The town of Bridgehampton, where the median home price is $3.8 million, is home to one of just three remaining Kmarts. Soon it will be one of two, according to reports.
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Try to find a remaining Kmart superstore on the franchise’s store locator page and chances are there are no stores within at least 100 miles.
That is unless you live in one of the wealthiest towns in America. The relic of a bygone era of sprawling mega-marts has closed nearly every remaining location across the world, save three remaining locations in the U.S. that happen to be in some of the wealthiest parts of the country.
The town of Bridgehampton, where the median home price is $3.8 million, according to Zillow, is home to one of the three remaining Kmarts. The Miami location sits in a strip mall that boasts a discount pharmacy, Hobby Lobby and Dollar Tree store. And the company will close its New Jersey location within the coming weeks, according to NewJersey.com.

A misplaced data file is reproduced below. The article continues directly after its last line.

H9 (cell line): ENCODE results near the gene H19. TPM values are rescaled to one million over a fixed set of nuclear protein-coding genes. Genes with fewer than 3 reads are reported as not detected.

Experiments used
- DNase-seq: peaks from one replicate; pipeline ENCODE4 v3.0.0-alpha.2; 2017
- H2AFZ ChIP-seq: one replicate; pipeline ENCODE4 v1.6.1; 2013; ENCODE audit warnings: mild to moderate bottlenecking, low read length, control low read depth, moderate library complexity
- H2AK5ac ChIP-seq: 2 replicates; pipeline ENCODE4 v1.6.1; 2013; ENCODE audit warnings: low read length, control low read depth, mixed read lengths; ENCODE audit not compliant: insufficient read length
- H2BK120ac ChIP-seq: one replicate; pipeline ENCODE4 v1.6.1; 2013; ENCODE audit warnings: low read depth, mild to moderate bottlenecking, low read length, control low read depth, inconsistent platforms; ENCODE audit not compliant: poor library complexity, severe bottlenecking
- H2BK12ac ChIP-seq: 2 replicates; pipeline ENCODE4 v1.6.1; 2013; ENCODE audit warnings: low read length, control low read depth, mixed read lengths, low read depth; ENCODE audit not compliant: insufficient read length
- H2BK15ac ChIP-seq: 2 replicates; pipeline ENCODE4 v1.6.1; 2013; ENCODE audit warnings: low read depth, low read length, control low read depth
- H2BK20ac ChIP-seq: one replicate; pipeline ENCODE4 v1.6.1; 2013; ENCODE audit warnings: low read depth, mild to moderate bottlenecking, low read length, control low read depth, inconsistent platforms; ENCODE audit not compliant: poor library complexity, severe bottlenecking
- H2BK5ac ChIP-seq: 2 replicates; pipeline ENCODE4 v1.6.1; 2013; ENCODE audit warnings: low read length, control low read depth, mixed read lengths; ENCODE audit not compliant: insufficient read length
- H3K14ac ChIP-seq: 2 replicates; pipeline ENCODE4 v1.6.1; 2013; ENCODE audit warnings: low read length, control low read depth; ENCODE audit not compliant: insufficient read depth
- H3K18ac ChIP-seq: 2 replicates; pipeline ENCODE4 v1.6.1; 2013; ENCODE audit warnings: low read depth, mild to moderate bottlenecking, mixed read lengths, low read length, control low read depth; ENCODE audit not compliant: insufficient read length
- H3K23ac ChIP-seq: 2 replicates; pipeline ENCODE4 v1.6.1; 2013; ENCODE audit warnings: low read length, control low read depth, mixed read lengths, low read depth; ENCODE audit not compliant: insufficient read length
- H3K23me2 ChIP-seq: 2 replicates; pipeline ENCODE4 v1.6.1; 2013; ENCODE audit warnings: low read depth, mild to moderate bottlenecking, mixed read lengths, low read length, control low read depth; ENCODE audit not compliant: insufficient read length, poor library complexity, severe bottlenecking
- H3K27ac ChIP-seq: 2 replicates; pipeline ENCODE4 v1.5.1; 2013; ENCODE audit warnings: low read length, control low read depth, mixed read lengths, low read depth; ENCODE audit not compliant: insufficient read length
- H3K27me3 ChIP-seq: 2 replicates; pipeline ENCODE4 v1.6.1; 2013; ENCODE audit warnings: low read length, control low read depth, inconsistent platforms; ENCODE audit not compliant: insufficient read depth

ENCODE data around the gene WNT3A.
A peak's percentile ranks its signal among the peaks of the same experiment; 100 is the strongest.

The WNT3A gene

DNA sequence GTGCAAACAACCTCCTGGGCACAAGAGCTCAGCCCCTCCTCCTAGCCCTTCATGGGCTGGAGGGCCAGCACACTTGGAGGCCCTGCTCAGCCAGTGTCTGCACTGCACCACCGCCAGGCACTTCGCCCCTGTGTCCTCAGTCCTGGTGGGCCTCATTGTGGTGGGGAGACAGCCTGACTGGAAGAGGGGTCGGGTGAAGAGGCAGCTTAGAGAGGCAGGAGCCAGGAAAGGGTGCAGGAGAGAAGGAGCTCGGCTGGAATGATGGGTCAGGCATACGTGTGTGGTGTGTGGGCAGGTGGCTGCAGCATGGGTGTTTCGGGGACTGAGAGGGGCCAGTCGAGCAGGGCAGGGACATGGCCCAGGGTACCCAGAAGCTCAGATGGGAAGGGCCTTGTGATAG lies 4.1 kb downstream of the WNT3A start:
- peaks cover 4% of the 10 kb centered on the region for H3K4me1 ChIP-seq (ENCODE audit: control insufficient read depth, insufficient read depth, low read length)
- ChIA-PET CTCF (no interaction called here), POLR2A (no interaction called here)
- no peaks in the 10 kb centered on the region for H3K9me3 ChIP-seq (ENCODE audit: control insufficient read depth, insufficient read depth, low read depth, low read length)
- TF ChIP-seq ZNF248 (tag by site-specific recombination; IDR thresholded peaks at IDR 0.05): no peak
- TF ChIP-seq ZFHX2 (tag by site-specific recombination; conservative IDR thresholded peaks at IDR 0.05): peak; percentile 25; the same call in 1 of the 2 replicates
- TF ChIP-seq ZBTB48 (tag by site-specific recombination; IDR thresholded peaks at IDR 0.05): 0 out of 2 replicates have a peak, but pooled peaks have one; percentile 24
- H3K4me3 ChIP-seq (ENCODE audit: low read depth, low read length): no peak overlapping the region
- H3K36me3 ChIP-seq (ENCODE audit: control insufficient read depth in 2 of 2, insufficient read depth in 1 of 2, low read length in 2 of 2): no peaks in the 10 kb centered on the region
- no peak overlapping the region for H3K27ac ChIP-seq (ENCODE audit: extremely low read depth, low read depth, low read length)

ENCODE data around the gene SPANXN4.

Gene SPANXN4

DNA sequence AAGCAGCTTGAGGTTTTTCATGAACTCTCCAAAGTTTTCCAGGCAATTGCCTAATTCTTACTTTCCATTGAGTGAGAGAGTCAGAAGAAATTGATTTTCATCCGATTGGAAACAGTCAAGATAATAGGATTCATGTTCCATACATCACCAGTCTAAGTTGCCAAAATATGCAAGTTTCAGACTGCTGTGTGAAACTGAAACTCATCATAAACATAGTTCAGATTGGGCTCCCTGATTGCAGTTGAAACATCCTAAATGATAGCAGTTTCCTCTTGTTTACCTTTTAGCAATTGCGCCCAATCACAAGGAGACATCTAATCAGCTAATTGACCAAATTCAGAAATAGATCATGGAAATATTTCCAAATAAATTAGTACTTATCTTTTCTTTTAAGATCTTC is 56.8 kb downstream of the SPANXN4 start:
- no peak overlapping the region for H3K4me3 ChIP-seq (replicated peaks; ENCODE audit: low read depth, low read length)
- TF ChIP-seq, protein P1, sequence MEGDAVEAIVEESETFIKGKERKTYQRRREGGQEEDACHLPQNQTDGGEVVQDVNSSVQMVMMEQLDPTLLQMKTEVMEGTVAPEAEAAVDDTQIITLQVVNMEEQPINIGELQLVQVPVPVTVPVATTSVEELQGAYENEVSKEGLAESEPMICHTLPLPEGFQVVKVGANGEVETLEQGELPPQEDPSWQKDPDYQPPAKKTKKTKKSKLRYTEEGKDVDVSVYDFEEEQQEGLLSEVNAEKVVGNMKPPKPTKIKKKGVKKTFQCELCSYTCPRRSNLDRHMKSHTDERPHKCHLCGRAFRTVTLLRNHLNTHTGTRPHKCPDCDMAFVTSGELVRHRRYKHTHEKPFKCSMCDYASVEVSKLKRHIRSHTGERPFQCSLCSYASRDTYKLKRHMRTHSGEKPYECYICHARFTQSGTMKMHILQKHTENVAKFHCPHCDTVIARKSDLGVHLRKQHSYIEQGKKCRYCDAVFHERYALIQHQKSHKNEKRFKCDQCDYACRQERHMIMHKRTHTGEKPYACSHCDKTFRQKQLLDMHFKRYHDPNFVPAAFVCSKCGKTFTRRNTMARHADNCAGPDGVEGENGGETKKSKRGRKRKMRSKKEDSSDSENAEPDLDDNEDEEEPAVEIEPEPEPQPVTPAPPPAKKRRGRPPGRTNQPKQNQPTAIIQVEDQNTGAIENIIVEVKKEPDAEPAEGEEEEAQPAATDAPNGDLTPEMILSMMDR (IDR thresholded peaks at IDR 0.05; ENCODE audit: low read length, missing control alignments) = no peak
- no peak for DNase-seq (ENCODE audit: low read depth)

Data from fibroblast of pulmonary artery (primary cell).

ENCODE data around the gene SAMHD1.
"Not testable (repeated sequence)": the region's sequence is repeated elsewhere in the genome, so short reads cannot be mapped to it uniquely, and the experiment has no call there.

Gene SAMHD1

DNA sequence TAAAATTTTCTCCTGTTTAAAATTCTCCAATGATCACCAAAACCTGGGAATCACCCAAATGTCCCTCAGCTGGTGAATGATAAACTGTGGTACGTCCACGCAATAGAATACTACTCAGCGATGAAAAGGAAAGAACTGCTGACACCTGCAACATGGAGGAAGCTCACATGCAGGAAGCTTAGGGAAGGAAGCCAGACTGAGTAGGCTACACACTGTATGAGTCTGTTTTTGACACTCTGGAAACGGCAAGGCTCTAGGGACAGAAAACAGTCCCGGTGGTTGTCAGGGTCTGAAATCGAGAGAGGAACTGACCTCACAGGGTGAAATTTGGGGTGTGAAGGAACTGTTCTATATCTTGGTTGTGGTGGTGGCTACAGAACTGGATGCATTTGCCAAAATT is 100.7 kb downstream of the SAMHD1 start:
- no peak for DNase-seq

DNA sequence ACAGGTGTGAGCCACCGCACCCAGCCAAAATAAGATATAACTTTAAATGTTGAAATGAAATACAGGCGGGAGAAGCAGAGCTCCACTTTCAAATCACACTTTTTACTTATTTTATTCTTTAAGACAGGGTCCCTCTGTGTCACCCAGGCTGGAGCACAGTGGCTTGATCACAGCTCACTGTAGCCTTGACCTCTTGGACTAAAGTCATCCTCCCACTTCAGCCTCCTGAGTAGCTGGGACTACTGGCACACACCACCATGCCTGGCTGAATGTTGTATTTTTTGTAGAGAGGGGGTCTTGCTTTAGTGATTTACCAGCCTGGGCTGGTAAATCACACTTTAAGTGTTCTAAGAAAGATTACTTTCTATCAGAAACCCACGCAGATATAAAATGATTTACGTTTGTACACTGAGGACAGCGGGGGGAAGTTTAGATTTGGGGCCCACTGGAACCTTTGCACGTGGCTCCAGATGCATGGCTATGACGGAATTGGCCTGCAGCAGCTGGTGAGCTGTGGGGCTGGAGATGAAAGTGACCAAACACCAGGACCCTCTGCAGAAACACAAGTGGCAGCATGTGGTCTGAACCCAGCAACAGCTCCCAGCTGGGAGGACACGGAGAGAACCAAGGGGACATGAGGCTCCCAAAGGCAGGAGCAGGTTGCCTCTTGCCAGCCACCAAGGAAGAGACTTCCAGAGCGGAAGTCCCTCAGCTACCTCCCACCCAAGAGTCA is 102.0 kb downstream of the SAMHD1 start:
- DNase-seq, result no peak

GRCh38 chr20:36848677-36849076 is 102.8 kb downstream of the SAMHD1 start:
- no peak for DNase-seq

A representative for the company didn’t respond to a request for comment on Friday about its remaining stores and whether they would soon close.
Kmart boasted thousands of stores in the early 2000s, around the time the company filed for Chapter 11 bankruptcy in 2002. It was the largest-ever bankruptcy for a retailer at the time. Kmart later acquired Sears for $11 billion, and the two continued their downward spiral that remains today.
In recent years, Kmart has served a role as a budget retailer in neighborhoods throughout the country, only to announce sometimes abrupt closures on its march toward disappearing from the U.S. entirely. But a couple of notable holdouts remain, including in Bridgehampton.
Real estate professionals on Long Island told The Real Deal the store is among a relative few that caters to the year-round residents who make the Hamptons run.
“It’s supply and demand,” Corcoran real estate agent Carol Sharks told The Real Deal. “In the Hamptons, any sort of discount item is hard to come by. Not everybody in the Hamptons is the 1 percent, and they need places to shop too.”
Other real estate professionals told the outlet the struggling company’s lease wasn’t for sale, indicating the discount department store would continue to serve the haughty community.